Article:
From 1770 to 1847 the Berks County jail was located at the northeast corner of the Fifth and Washington Streets. This jail was an old two-story stone building erected in 1770.
The jail lot, 230 feet by 61 feet, 4 inches, included a prison yard enclosed by a stone wall 20 feet high. The sheriff and his family occupied both rooms at the eastern end of the building and the sheriff’s offices, two adjoining rooms, were located on the first floor at the western end of the building. Four rooms for prisoners occupied the second floor over the sheriff’s offices. The cellar housed the bake oven and two dungeons, reminiscent of European justice.
Part of the old jail building at Fifth and Washington streets was used as a tavern. Conrad Feger was elected sheriff in 1805 and he secured a license in the name of his son Peter to conduct a tavern in the jail building. Whiskey was selling then at three cents a glass. He sold liquor there until George Marks became sheriff in 1809 when the tavern was closed.
Customers used to play ball in the prison yard while the prisoners played cards on the second floor. There was a card table in each of the cells, the doors of which were all open in the daytime so that the prisoners could commingle. After the tavern was closed the prisoners secured whiskey by hanging strings out through the grated windows of the second story and friends tied bottles filed with the liquor to the strings and these were pulled up and the prisoners occasionally became greatly intoxicated.
The laws were very strict in this period and were relentlessly carried out with rigid adherence to English law. In that era political prisoners and high-ranking prisoners of war were occasionally incarcerated, but few common criminals could expect such treatment. Almost the only time commoners were locked away was while awaiting trial – once a verdict was delivered they were punished on the spot or released. This place of confinement, then, was properly speaking not a prison but a jail – often spelled “gaol” or “goal” in the eighteenth century. The only offense for which long-term imprisonment was common was debt.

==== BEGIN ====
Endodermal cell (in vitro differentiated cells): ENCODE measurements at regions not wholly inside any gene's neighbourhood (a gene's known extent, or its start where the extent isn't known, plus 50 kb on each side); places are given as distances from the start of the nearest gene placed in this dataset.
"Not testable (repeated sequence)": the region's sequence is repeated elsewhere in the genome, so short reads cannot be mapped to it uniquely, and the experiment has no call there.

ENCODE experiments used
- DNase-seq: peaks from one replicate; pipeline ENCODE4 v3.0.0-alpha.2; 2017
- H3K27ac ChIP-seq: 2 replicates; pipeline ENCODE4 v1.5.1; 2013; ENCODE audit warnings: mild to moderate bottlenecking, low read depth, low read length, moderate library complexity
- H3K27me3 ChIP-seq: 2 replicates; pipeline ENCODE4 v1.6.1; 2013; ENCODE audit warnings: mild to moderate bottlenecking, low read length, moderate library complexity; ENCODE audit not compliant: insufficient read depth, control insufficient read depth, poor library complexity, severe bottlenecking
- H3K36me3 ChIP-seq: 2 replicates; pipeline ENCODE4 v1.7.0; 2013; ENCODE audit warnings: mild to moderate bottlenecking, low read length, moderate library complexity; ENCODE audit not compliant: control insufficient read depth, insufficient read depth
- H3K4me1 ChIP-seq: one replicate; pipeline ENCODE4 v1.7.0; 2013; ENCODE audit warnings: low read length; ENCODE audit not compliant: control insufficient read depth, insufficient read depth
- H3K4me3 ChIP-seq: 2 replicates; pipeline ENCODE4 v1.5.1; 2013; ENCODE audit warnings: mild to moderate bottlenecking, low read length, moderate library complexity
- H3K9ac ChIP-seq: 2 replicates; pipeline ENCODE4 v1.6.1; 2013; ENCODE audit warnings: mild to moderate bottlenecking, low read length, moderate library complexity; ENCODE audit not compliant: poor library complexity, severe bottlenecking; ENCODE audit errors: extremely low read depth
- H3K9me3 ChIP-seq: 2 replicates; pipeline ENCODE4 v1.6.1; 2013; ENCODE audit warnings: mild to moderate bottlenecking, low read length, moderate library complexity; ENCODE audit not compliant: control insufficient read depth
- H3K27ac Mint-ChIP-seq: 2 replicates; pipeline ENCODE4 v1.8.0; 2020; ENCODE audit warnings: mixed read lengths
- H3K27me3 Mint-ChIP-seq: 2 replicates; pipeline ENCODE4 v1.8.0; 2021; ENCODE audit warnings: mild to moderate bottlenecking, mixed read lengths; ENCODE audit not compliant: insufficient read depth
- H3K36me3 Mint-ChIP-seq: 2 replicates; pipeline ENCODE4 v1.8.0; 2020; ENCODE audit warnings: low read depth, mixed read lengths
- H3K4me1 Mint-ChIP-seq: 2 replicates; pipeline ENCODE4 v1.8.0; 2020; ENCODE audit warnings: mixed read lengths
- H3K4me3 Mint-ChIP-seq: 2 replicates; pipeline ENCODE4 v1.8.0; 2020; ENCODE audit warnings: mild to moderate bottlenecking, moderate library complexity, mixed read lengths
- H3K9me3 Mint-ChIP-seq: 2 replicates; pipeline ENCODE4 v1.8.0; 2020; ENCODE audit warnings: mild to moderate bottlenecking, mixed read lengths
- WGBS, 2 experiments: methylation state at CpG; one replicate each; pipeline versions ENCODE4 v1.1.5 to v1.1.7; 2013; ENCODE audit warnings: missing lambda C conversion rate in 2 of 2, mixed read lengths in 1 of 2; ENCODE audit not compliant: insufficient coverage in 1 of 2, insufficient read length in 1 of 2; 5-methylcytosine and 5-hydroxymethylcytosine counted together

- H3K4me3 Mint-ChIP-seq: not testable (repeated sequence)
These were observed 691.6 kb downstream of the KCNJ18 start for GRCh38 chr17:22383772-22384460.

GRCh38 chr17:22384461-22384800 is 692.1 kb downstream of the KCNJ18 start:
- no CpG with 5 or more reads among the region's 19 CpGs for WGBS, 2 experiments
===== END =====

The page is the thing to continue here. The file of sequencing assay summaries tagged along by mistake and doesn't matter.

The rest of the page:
Prior to the passage of the Act of April 10, 1834 all persons convicted of murder in this county were executed in public. The persons to be executed were hung at the foot of Penn’s Mount, at what was known as the “gravel hole,” in the old Fair Ground in Penn’s Common (now included within the territory acquired by the city and occupied as a public park). On June 10, 1809 thousands of people gathered in City Park to witness the hanging of Susanna Cox. The 24-year-old was hung after being convicted of killing her infant son.
The 1834 law required that persons convicted of murder should be hung in the jail yard, and that but a limited number of persons should be present. The first person hung under the new law in this county was Nicholas Reinhart. Although the prison was used for almost a century, Nicholas Reinhart has the dubious distinction of being the only person hanged in the old jail yard.
Nicholas Reinhart was convicted of murdering Conrad Christ of Bern Township in June 1841. Reinhart and John F. Oshman allegedly robbed Christ and fled to Ohio, where they were captured and returned to Berks County. They were tried separately. The trial lasted over a week. Nicholas Reinhart was found guilty of murder in the first degree. Oshman was acquitted. Reinhart tried on several occasions to escape from prison, and on one occasion he was so far successful as to scale the walls and get as far as Penn’s Mount. The Sheriff immediately gave the alarm and hundreds of persons engaged in the pursuit and he was finally captured by Samuel Ritter. Mr. Ritter was compelled to shoot at and slightly wound him before he would surrender. Reinhart was hung in the yard of the old jail at Fifth and Washington streets. The day of the execution Trinity Lutheran church steeple and the roof of the building adjoining the prison on the north were crowded with people who were desirous of witnessing it.
In 1847, commissioners John Sherman, Michael Gery, and Fred Printz engaged John Haviland of Philadelphia, the foremost architect of his day, to design an appropriate structure in keeping with the principle of separate-and-solitary confinement. The new prison, completed in 1848 at a cost of $17,000, stood at the head of Penn Street on a lot that measured 170 feet across the front and 300 feet deep. This parcel, the exact boundaries of which remain intact, is now set apart for the exclusive use of police vehicles and personnel. The original front steps of the prison also survive here as convenient points of reference.
The old jail at the corner of Fifth and Washington Streets became a tourist attraction. It was used for other purposes, including a barbershop operated by Aaron Still, and a grocery operated by Edward Burkholder until 1909 when the old jail was demolished to clear the way for the construction of the Berkshire Hotel. Hundreds of people gathered about the corner when the old jail was torn down. Many relics were found but the stories of an old Indian cemetery, a possibility of unearthing something from dungeon and hidden pots of gold did not materialize.